Antibiotic Stewardship has Four Rights

stewardship photo

The subject of antibiotic stewardship was touched upon in last week’s post about Superbugs. The goal of these programs is to avoid unnecessary and inappropriate use of antibiotics to prevent development of antibiotic resistant disease organisms. In addition to curing illness, appropriate antibiotic use should also reduce side effects of medications and lower health care costs.

Inpatient settings, such as hospitals and long term care, have had programs in place to monitor the use of antibiotics for some time. In 2009, the Centers for Disease Control and Prevention (CDC), launched the “Get Smart for Health Care Campaign  ” to promote the improved use of antibiotics.  The Joint Commission and the Infectious Disease Society of America (IDSA) have also come out with recommendations, guidelines and tool kits for health care settings to begin their own stewardship programs.

Correctional facilities are also patient care settings

A study by the CDC indicates that 30-50% of antibiotics prescribed in hospitals are unnecessary or inappropriate. How does that translate to corrections health? The article states that overprescribing and mis-prescribing is contributing to the development of antibiotic resistant bacteria and challenges from side effects of antibiotic use. Of all the health care settings, corrections health is probably the most cautious in prescribing medications for patients because our patients come from an “medication dependent culture”, whether legal or illegal.  Many corrections health programs have policies, procedures and clinical protocol to guide the assessment, diagnosis and treatment of the most common antibiotic resistant conditions, such as methicillin resistant staph aureus (MRSA), resistant tuberculosis and gonorrhea. Even with these practices in place, are correctional health care programs able to assert that all antibiotic use is appropriate? Probably not.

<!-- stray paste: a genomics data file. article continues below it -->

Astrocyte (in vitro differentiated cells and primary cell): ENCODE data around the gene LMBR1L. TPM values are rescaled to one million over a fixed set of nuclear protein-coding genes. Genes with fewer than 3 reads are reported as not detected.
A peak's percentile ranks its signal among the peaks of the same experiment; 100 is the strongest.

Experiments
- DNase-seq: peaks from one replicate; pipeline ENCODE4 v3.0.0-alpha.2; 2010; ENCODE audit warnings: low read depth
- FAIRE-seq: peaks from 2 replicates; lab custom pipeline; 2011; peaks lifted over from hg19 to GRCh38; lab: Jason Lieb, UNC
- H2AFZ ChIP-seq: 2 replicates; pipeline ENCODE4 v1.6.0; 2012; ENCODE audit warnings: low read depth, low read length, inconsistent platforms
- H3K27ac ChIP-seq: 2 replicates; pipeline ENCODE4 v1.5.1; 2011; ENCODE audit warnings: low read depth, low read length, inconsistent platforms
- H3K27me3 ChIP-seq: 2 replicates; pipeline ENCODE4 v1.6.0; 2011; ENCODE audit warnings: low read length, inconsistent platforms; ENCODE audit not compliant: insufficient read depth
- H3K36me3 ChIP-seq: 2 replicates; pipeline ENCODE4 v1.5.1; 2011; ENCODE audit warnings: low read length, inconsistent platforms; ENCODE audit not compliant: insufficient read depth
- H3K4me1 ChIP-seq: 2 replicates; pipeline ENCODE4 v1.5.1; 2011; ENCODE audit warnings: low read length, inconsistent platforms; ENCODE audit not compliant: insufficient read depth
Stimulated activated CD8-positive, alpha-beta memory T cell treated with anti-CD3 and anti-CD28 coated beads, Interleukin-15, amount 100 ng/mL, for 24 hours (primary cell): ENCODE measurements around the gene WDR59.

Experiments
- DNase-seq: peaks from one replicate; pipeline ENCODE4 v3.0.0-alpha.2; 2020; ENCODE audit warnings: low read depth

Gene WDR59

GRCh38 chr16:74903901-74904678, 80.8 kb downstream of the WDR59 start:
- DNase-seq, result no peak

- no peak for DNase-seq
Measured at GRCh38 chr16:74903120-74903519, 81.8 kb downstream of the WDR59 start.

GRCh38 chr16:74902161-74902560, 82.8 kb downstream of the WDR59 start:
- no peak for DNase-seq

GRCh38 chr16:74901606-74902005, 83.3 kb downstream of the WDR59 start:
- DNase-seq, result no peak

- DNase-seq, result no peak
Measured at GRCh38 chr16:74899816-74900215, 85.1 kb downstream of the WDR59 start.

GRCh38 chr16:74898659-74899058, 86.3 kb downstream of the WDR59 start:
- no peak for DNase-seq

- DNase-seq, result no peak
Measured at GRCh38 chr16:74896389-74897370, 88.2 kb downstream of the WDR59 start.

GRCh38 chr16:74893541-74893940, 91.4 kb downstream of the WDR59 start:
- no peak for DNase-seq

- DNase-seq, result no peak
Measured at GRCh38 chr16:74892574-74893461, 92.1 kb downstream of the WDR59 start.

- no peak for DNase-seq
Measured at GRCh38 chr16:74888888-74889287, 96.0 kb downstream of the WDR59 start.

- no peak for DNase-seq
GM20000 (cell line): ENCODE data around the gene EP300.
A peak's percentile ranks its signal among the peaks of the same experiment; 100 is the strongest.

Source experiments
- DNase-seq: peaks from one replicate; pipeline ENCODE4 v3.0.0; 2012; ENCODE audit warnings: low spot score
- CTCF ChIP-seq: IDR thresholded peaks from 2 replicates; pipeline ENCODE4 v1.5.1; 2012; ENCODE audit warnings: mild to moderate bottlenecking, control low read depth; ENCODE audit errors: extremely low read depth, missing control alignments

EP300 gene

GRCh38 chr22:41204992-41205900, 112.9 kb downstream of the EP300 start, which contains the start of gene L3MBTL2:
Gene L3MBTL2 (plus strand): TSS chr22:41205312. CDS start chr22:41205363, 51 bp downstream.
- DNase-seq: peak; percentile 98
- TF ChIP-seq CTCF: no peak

The fundamental four rights

The goal of antibiotic stewardship has four points to ensure that patients being treated for infectious conditions receive:

  • the right antibiotic
  • at the right dose
  • at the right time and
  • for the right duration

Most correctional health programs already have in place the components of an antibiotic monitoring system. The existing quality improvement (CQI) program or pharmacy and therapeutics (P & T) committee should include monitoring of appropriate antibiotic use among the subjects reviewed. Staff to lead the effort could include the staff or consulting pharmacist, the medical director or other provider, infectious disease specialist or nurse, or one of the staff responsible for medication administration. By using existing resources and interest, it is possible to initiate antibiotic stewardship at your facility, no matter how large or how small.

Common guidelines to ensure antibiotic stewardship

Practical advice for implementation of antibiotic stewardship include these recommendations from the Infectious Disease Society of America, which can be translated into any setting:

  • Pre-authorization or review of orders for targeted antibiotics with consultation provided about alternatives.
  • If pre-authorization or consultation is not available, after two or three days of treatment review the patient’s response to treatment and adjust treatment accordingly.